Recovery and redesign: cancer services - action plan

In response to the pandemic, we have adapted to new circumstances in which cancer services continue to operate. The plan details actions that will both redesign cancer services to benefit patients, and increase our services’ overall resilience to future rises in COVID-19 prevalence.

A Focus On Lung Cancer

Lung cancer remains Scotland’s most common cancer and is predicted to continue to be so over 2023-2027. Public Health Scotland has predicted lung cancer to increase by 29% for women and 12% for men between 2008-2012 and 2023-2027.[2] Since the Detect Cancer Early (DCE) Programme started in 2012, the proportion of lung cancer diagnoses at the earliest stage have gone up overall by 36%, and specifically by 38% in the most deprived areas[3].

Over the pandemic, the number of urgent suspicion of lung cancer (USC) referrals into secondary care reduced dramatically. Given the overlap of symptoms between COVID-19 and lung cancer (cough, breathlessness and fatigue) this tumour group requires specific attention to ensure work to date to improve early diagnosis rates isn’t reversed. While USC lung referrals have seen a steady increase since the height of the pandemic, they remain below pre-COVID levels, with concern these may lead to an increase in late presentation, morbidity, and mortality.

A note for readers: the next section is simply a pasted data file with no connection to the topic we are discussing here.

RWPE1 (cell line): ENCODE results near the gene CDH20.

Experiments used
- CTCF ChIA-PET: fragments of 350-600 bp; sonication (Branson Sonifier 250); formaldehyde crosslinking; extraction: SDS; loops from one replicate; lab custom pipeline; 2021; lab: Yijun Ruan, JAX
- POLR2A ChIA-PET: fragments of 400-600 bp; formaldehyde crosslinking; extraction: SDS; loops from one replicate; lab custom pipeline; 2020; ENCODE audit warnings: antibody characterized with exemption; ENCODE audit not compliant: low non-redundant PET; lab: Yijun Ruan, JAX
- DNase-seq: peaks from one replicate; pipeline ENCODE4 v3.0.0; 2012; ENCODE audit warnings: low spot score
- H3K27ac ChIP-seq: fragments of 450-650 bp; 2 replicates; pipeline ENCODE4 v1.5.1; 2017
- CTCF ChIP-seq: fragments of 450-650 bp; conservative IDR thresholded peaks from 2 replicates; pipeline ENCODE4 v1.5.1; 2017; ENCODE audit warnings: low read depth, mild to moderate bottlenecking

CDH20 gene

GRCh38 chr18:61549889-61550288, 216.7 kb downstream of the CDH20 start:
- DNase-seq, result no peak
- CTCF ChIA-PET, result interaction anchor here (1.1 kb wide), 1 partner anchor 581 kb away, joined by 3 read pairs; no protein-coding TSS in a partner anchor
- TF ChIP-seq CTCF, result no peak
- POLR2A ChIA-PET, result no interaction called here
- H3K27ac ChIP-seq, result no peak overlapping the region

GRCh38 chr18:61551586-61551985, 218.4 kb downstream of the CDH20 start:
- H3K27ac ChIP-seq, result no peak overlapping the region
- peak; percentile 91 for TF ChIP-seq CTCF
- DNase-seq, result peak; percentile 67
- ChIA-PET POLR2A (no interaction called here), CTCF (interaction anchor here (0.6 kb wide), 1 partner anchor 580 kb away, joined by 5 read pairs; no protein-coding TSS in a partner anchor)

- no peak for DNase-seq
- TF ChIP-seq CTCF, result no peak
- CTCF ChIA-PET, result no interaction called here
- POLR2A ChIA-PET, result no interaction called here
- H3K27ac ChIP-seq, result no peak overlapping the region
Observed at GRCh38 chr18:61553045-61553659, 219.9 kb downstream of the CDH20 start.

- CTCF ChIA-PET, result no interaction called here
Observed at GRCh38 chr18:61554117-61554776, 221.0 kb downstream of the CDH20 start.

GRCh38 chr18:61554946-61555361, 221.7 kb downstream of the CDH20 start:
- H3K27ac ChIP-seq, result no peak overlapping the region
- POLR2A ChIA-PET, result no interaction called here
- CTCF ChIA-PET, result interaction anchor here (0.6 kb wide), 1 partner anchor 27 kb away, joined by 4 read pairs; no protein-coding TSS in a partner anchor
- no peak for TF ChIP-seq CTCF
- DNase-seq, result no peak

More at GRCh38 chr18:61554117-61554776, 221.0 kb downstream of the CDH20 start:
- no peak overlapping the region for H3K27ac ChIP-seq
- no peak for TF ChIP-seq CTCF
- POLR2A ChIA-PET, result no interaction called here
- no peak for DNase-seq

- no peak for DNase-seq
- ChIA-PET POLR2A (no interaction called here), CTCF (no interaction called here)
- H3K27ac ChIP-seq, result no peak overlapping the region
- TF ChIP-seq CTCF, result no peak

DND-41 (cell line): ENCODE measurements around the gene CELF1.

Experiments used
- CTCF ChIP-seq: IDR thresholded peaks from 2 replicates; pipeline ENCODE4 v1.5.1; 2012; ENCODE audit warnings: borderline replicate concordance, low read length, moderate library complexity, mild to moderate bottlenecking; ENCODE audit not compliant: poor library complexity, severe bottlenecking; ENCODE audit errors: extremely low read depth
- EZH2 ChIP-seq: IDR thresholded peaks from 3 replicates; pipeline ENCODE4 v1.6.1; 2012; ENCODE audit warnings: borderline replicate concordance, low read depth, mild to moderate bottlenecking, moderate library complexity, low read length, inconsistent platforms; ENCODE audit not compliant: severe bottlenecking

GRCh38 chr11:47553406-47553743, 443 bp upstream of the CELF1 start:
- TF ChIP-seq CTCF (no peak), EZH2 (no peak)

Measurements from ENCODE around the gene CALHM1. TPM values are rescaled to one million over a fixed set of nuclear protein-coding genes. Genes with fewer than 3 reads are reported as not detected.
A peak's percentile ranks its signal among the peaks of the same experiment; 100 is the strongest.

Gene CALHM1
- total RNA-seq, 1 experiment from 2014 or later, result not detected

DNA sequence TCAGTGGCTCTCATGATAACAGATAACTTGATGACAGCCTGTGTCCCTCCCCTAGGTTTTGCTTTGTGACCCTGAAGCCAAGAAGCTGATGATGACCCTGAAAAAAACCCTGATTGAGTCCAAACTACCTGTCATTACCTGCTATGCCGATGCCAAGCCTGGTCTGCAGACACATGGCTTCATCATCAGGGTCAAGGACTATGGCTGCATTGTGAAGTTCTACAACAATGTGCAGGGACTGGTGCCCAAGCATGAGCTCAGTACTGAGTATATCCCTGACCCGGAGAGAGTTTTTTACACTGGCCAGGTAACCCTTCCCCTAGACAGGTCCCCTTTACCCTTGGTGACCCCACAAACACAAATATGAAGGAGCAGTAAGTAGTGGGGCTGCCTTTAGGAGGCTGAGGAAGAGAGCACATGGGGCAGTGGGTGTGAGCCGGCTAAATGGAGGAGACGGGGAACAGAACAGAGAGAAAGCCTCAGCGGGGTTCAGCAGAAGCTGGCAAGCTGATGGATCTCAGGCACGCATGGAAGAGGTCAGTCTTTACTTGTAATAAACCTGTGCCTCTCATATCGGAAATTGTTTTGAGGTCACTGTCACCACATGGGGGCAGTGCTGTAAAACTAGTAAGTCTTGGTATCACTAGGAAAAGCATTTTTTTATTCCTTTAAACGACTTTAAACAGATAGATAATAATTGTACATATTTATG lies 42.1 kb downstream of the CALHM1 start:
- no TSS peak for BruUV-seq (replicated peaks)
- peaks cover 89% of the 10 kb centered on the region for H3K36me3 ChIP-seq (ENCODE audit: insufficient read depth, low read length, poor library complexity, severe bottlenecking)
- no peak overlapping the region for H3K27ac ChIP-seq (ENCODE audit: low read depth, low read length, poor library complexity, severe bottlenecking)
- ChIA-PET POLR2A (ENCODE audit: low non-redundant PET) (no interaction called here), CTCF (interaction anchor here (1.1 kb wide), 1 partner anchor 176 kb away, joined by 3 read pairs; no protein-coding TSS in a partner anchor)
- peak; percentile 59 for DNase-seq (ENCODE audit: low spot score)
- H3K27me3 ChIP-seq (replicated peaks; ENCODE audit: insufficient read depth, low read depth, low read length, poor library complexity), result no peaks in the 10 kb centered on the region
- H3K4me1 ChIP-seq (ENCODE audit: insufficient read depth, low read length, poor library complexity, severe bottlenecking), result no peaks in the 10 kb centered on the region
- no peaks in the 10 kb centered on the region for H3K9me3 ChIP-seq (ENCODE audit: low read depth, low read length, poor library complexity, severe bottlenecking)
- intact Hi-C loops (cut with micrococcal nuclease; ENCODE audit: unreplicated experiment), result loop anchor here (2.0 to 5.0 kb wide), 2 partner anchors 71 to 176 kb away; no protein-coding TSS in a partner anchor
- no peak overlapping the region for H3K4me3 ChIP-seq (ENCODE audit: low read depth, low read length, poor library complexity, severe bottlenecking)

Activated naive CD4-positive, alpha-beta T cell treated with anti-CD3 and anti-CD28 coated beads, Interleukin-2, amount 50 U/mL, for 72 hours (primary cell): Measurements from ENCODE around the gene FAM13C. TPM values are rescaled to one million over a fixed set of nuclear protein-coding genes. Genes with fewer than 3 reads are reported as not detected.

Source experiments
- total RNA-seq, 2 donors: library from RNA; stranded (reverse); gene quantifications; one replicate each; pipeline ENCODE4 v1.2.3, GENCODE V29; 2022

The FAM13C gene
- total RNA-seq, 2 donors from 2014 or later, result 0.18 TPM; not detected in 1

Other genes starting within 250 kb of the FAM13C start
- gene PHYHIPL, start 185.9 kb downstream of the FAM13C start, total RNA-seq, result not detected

We will therefore deploy specific actions to address this:

28. Our £44 million Detect Cancer Early Programme will continue to support our aim to increase the proportion of Scotland’s most common cancers (bowel, breast and lung) detected early. An additional £500,000 will be invested in developing a lung cancer awareness campaign that will launch in 2021 to highlight the importance of early detection and prompt people with potential symptoms to seek help as early as possible. Stakeholder engagement will be key to delivering this activity, including the Scottish Cancer Coalition and Less Survivable Cancer Taskforce to ensure patient opinions are fed into the process.

29. Clinical guidance on the management of urgent suspicion of lung cancer referrals during COVID-19 was published in July 2020 and will be kept under review, with support from the Scottish Primary Care Cancer Group. The development of additional primary care guidance may be required in the future, depending on emerging referral trends and primary care challenges.

30. We will appraise the options, opportunities, harms and benefits of targeted lung health checks in Scotland. This will begin with an exploratory piece of research by The University of Edinburgh to understand the feasibility of the introduction of lung health checks within Scotland.

31. The impact and effectiveness of one-stop lung clinics, for new USC patients, will be monitored where already underway in NHS Scotland, to ensure best practice is rolled out across Scotland.

Table 3: Timeline for completion of lung cancer actions
Description below

The graphic shows a timeline, displaying the end of each quarter and running from December 2020 to March 2023, and the expected completion times for action points 28 to 31, as described above. It shows that action point 28 will start after December 2020 and be completed by end of March 2021. Action point 29 will be completed by March 2023. Action point 30 will be completed by December 2021. Finally, it shows action point 31 will be done every 6 months, starting in March 2021 through to the end of the plan in March 2023.



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